I put this video on here to begin a discussion of collie types in the ancestry of retrievers

As I have said before, in the late eighteenth and early nineteenth centuries a dog could be considered a retriever if it retrieved game from water. Lots of breeds can exhibit this behavior. I’ve even seen it in miniature dachshunds, even though I know fully well that this dog could never be a good water dog.

Sir Francis Grant’s “The Shooting Party” depicts a collie-type retriever in the lower left hand corner. This painting is dated to 1840.

It is possible that collie types were among the dogs that came with the first settlers of Newfoundland and were part of the St. John’s Water Dog Breed. My evidence for this theory is a painting by Sir Edwin Landseer in which he shows a Newfoundland dog. Newfoundlands were popular in his day, and most in Europe were black and white. Many had a distinct collie appearance, as this one did. The black and white Newfs eventually became less popular than their solid colored relatives. The black and white ones are known as Landseers, and in the FCI countries, it is a separate breed from the solid-colored Newfoundland. In the Anglophone countries, it is considered a color variety of Newfoundland.

It is also known that collie-types were used in the development of the wavy-coated retriever. In the Scottish Borders, the strong-eyed collies were probably a boon for the retriever people.  These dogs can greatly increase biddability in any dog stock. It is also possible that these dogs were the breed that actually introduced the yellow to red color in retrievers, although these colors also appear in setters and spaniels.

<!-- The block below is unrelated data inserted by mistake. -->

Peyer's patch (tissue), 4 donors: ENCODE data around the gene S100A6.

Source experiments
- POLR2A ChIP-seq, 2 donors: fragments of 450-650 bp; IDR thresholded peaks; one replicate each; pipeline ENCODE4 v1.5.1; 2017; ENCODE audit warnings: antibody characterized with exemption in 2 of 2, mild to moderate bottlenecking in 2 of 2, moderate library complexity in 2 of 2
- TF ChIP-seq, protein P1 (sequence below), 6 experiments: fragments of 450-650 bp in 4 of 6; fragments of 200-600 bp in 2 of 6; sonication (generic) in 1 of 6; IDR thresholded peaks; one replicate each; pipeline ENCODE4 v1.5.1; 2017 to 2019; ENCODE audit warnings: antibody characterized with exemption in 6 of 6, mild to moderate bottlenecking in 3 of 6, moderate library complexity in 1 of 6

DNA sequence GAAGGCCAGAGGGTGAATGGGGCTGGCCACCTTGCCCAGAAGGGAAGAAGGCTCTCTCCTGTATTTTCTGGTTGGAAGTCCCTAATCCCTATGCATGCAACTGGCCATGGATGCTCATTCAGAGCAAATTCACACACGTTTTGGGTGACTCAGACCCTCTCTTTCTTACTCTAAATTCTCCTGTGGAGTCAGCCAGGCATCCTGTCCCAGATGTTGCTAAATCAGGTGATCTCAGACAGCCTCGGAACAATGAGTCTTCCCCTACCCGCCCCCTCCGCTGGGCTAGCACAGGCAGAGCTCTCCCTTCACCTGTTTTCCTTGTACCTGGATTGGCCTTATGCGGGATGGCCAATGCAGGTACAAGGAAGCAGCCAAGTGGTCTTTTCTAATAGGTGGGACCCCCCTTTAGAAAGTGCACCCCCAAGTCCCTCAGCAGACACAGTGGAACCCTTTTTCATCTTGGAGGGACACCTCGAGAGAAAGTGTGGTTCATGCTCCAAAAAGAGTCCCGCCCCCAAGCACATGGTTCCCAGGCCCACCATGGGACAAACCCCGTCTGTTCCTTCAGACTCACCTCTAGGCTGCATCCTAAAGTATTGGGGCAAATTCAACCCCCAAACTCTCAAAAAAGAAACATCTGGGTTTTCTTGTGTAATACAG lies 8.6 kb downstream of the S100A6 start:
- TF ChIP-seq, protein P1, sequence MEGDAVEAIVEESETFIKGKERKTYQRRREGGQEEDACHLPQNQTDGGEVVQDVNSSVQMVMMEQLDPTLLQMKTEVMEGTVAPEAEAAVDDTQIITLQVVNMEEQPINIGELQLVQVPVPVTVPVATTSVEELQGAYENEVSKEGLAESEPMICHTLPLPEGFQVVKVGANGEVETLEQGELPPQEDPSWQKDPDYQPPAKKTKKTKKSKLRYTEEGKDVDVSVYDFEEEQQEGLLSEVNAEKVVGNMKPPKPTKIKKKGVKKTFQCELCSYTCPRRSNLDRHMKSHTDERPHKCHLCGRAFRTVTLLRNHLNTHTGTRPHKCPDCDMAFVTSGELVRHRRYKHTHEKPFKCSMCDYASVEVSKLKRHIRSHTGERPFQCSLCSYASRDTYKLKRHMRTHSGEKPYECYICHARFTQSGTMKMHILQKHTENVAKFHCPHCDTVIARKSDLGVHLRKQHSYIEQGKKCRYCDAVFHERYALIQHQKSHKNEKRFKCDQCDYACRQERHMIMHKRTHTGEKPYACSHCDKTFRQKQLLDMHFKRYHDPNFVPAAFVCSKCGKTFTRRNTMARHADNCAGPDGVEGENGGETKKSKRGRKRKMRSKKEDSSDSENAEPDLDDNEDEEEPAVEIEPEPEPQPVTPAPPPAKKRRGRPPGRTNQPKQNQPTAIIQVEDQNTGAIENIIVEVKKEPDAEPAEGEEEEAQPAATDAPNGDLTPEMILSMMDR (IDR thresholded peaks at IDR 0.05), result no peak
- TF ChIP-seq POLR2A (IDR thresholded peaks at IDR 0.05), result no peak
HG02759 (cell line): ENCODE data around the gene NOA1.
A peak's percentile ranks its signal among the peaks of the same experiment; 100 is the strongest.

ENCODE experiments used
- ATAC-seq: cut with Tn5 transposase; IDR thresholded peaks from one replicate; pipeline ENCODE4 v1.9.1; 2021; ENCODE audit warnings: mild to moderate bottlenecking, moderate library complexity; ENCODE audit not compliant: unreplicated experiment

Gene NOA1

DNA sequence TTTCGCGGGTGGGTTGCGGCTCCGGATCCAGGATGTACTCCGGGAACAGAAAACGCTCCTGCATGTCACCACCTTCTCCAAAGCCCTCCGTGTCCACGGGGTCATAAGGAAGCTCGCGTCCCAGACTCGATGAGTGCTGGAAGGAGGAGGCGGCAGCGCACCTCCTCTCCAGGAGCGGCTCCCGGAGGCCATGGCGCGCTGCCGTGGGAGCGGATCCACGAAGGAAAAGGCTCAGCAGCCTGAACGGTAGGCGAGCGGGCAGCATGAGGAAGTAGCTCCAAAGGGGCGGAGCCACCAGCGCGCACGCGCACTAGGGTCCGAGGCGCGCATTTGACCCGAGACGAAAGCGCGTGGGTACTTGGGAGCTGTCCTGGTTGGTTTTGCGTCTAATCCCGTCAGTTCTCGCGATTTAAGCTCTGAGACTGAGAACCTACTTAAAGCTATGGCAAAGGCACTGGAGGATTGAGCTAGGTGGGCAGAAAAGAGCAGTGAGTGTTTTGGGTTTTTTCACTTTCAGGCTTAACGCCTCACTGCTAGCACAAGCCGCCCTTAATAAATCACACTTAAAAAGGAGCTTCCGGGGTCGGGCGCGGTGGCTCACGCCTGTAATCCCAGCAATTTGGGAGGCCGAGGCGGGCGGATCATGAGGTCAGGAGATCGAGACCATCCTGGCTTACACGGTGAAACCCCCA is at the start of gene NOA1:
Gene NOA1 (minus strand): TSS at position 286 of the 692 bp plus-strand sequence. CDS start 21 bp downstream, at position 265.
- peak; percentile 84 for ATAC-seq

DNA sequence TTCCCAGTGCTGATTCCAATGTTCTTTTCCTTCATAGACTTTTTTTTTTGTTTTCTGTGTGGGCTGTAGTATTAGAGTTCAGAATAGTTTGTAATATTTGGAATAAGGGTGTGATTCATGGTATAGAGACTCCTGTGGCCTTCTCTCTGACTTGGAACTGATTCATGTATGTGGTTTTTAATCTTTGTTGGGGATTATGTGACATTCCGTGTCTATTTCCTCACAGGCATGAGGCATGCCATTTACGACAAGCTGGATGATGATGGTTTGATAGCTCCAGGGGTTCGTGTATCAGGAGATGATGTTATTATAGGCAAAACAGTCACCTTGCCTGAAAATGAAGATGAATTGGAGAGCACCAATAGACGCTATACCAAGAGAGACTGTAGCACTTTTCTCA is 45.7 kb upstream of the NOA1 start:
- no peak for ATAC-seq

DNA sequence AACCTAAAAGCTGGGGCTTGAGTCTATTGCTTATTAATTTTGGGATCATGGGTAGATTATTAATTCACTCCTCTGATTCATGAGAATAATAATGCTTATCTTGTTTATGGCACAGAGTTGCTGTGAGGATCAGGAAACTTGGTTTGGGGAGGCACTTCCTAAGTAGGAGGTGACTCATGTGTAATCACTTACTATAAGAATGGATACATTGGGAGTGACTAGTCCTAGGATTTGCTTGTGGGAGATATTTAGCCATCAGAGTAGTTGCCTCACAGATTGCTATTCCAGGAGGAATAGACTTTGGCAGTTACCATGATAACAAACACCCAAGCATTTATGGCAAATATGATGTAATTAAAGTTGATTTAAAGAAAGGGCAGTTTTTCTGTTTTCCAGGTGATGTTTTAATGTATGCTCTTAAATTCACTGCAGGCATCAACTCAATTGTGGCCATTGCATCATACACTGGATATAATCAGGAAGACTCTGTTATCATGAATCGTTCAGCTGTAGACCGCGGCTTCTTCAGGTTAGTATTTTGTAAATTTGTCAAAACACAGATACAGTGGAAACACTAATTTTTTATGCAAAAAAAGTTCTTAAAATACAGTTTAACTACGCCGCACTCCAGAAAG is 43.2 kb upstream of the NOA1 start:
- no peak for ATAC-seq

Most border collies are black and white. Some are blue merle. Some are red merle, which is more common in Australian (sic) shepherds and the German (sic) collie. (Australian shepherds are from the American West, while German collies are actually Australian!) And they come in sable. Sable is not the same color as the red to yellow in retrievers. If you crossed a sable dog with a red dog with black pigment, you would get solid black puppies.

Border collies also come in “red.”  Most that are called red are actually what we gun dog people would call “liver,” also known as “chocolate” in Labradors. These dogs are black dogs with a gene for brown skin pigment that affects the color of their fur as well as their skin. Their eyes are always amber or yellow in color, with amber being far more common. If these dogs were crossed into  yellow retrievers, they would probably produce black puppies.

There is another color of red in border collies, though. It is called “Australian red.” Genetically it is exactly the same color as the golden retriever. It is possible that this yellow to red coloration was entered into the wavy-coated retriever breed, and these dogs may have been used in the golden retriever’s development.

The most famous Australian red border collies is “Murray” from the TV series “Mad About You.”

So it is possible that the yellow genes were introduced into the wavy-coated breed through these dogs as well as red and cream-colored setters.

Here’s a good site on border collie coloration. This link shows the color of Australian red border collies, which does dove-tail with golden retrievers somewhat. It also has a good depiction of the many colors that make up the Border Collie breed.